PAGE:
Even the rookies and defensive players get asked about Joe, no surname required.
Does he have a chip on his shoulder after the Ravens drafted quarterback Lamar Jackson in the first round? Does he seem invigorated by having to defend his job in this, his 11th NFL season? Does he have a new spring in his step now that he’s moved past knee and back troubles?
Joe Flacco offered a simple answer Friday when asked whether he expects to grow tired of all the questions about his state of mind and the rookie breathing down his neck.
“No, I don’t,” he said. “Because I think we’re going to win and we’re not going to hear about it.”
The Ravens quarterback alternated from funny to defiant to optimistic as he spoke for the first time at the start of his 11th training camp in Baltimore.
Flacco has several reasons to be in a good mood. He’s moving and throwing freely, things he could not do at this time last year, when he sat out all of training camp because of bad back. He’s also building new relationships, both personal and on the field, with a trio of veteran receivers signed to invigorate the passing game.
Fans oohed and aahed Friday as they watched Flacco sail majestic spirals into the waiting arms of Michael Crabtree, John Brown and Willie Snead IV.
Critics zinged Flacco over the years for not gathering with his receivers to build chemistry in the offseason. So it was notable when Snead revealed that Flacco had worked out with his new corps last week at a park across the road from the team’s training complex in Owings Mills.
Flacco knows people will seize on anecdotes like that as proof he’s fired up about warding off Jackson’s challenge.
“Does it really matter what I say? I think you guys will probably link it to Lamar anyway,” he chided. “What do you think of when you think of my name? You probably don’t think of somebody that’s very exciting. You probably try to pin my personality down to something that I probably believe it’s really not.”
In other words, he’s always regarded himself as a passionate player. And he doesn’t see himself differently because Jackson has come to town.
“In order to make it in this league, period, you have to be able to tune out some things and believe in yourself and go play,” he said. “So I don’t know if this situation is any different than just making it in this league.”
As with most things he does, Flacco treated the extracurricular workouts as no big deal.
“A couple guys were willing to come to town and get some work in, and that’s always good,” he said. “I think even more so than the throwing — we have plenty of time to get out here and throw — it’s just developing that bond and that trust.”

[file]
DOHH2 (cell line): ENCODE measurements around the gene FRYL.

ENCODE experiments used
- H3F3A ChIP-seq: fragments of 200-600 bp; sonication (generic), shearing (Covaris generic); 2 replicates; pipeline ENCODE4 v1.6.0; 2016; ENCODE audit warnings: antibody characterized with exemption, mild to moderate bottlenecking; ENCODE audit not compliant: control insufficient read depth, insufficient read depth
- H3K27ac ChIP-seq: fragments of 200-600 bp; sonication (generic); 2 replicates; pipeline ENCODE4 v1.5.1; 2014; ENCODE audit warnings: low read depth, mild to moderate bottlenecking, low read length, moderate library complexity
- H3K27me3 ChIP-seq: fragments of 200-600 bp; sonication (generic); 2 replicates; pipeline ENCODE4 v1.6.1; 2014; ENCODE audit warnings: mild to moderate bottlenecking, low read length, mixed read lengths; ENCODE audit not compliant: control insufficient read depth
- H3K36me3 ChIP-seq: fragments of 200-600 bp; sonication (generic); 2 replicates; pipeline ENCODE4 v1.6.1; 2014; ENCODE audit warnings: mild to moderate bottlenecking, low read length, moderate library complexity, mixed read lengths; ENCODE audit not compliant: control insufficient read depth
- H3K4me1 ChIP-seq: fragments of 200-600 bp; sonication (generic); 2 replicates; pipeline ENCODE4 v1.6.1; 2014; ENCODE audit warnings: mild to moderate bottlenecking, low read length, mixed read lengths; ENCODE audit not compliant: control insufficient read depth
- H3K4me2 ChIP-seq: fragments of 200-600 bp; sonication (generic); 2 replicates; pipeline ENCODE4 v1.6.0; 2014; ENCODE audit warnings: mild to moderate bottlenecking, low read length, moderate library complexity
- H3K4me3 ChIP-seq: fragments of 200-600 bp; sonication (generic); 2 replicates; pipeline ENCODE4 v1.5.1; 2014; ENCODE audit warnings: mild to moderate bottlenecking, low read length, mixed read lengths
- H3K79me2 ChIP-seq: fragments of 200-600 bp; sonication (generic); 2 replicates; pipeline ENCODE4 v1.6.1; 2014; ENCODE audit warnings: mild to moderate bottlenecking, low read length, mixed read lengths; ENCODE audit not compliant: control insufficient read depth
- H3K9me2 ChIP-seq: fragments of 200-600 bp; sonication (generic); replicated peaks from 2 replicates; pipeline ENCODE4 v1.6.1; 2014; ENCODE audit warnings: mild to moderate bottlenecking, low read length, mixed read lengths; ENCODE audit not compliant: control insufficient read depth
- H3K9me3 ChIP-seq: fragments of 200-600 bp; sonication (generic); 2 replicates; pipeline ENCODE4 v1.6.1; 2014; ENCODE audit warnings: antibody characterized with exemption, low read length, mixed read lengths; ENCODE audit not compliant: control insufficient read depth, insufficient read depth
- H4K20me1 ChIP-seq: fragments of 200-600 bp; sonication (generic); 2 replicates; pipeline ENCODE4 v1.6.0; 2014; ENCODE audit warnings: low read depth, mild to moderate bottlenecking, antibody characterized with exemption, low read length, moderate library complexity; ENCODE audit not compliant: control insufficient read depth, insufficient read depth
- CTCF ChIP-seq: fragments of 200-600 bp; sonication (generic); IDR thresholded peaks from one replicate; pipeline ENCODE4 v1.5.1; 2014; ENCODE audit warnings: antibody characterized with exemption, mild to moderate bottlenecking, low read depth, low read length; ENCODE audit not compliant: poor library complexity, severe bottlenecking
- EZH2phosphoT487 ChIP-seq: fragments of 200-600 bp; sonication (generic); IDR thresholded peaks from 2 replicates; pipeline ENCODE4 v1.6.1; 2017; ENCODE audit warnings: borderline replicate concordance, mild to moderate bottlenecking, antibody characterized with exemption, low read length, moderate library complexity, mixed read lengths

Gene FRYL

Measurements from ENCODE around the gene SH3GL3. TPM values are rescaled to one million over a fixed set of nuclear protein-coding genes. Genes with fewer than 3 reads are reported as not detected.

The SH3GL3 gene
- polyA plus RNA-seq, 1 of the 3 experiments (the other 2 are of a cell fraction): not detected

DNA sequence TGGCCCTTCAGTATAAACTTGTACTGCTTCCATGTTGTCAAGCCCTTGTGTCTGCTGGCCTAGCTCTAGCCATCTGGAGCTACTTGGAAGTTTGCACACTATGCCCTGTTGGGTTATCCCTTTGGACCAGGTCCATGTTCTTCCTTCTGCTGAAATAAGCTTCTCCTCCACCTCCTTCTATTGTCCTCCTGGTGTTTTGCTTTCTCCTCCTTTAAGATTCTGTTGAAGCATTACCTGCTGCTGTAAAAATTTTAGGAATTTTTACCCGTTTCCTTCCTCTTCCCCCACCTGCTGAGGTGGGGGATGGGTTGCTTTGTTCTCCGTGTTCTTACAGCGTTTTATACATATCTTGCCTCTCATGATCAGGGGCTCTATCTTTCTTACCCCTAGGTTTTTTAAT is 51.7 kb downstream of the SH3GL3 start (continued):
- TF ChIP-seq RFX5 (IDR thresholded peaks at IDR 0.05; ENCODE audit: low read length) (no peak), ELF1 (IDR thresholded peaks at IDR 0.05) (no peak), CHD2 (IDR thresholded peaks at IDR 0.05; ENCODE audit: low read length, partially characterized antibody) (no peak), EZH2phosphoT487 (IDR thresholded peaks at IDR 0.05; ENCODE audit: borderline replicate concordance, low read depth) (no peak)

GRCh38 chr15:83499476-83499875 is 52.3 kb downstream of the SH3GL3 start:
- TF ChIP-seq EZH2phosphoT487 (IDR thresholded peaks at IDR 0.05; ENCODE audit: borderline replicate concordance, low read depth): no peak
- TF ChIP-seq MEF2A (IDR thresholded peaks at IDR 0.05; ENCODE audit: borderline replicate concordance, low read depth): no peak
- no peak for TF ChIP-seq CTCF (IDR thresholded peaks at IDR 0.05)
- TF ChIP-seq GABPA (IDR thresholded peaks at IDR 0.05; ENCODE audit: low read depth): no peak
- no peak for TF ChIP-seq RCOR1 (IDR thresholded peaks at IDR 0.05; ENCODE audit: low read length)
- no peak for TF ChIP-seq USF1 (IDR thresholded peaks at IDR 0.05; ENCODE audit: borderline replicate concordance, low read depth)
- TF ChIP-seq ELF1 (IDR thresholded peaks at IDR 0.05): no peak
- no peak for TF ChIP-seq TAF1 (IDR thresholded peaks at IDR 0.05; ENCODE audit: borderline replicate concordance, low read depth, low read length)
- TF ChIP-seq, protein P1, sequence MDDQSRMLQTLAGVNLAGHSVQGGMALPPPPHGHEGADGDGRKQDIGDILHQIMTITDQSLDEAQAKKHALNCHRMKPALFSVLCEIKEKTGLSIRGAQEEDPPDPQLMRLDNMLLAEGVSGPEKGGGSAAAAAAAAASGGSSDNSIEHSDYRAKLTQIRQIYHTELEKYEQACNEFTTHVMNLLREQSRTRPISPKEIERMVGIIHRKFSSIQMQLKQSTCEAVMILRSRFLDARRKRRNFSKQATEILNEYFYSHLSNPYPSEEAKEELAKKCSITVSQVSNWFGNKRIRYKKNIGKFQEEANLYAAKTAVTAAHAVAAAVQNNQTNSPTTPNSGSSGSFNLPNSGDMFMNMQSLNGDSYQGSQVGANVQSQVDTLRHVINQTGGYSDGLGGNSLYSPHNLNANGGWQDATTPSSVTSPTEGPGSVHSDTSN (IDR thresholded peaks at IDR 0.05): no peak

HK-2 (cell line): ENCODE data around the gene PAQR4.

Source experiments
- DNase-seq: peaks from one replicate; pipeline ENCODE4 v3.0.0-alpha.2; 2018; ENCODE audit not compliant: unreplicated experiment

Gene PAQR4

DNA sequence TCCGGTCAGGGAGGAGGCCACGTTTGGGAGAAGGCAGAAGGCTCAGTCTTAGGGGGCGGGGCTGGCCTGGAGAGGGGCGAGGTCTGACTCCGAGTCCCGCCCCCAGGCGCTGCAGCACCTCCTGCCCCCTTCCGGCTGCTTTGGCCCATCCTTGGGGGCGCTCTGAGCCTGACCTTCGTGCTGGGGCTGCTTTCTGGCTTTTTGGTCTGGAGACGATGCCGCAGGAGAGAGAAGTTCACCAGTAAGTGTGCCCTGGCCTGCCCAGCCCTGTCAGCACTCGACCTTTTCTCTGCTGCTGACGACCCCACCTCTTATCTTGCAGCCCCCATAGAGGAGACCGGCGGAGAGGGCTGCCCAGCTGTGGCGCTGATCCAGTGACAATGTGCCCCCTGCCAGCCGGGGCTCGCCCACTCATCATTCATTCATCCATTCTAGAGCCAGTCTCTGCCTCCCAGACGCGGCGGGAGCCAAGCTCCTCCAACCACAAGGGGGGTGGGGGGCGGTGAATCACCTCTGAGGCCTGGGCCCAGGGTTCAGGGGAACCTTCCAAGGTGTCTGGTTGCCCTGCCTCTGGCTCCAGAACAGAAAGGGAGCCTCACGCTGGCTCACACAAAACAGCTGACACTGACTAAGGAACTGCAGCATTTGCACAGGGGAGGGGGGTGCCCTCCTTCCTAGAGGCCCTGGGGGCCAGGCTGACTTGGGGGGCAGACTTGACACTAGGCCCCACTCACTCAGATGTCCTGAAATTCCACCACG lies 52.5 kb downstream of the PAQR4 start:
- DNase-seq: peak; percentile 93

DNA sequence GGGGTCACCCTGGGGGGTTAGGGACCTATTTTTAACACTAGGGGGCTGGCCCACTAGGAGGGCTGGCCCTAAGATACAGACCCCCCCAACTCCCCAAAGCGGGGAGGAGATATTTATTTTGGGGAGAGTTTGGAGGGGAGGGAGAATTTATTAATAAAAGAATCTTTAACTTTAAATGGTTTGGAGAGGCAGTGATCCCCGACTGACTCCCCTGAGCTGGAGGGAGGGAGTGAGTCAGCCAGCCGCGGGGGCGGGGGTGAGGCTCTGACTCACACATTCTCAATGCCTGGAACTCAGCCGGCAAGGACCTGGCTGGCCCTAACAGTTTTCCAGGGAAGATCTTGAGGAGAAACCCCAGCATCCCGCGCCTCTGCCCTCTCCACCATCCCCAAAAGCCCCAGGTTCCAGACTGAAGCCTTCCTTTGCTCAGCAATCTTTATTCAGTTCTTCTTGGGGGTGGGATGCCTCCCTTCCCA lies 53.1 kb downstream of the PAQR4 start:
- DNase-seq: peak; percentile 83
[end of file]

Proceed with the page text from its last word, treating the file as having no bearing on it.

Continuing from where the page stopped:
But the impression he’s making on his new receivers is real.
“He’s always open, and I can tell him something or speak what I’m feeling, and he takes it with a positive energy,” said the sure-handed Snead, who has the look of a favorite Flacco target.
“That’s one thing that’s great for a receiver — when your quarterback can relate to you and give his ideas at the same time, so that way you’re on the same page. That’s just been the biggest thing, and knowing that he’s totally healthy and has a lot of energy and confidence going into this season — that’s exciting as well. He’s told me plenty of times that he feels really good about this group and definitely about this season coming up.”
More seasoned Flacco observers have also noticed the good vibes between him and his new targets.
“I love everything about Joe,” safety Eric Weddle said. “We’ve got to be better for him. Having a healthy offseason for him and then getting the new additions and then working every day in the offseason and seeing them now, I expect Joe to have a career year this year and to lead our team into the playoffs.”
Flacco knows he has to improve on the last three seasons, when he consistently ranked among the worst starters in the NFL in passer rating. Not coincidentally, his last good season, 2014, was the last time the Ravens made the playoffs.
He also knows he might not be long for Baltimore if Jackson lives up to his billing as a first-round pick and former Heisman Trophy winner.
But Flacco in no way sees himself as a player winding down. The 33-year-old joked that his career will end when someone finally kicks him out of an NFL facility, years down the line.
He expressed some familiar skepticism when asked about formations that might place him and Jackson on the field at the same time. He wasn’t as dismissive as he was in 2013, when he derided a Wildcat play called for then-backup Tyrod Taylor as “high school offense.”
But he painted the more exotic plays as a work in progress.
“I think right now, when we do it, it’s like a big red flag to the defense,” he said. “But listen, Lamar is a heck of an athlete who can throw the football, so the opportunities are definitely there.”
He also emphasized how much fun he still has playing and how much he missed being on the field before last season.
That circles back to the relationships he’s trying to build with his new receivers, bonds he believes will pay off at crucial moments this fall.
“In this league, there’s a lot of times when you’re going to have guys open, and it’s going to be all good and the fact that you’re off a tick might not matter,” he said. “But when it really matters, you’re going to need to be right on it. And I think the more reps you get, the more likely chance you have to feel comfortable in those times of high stress.”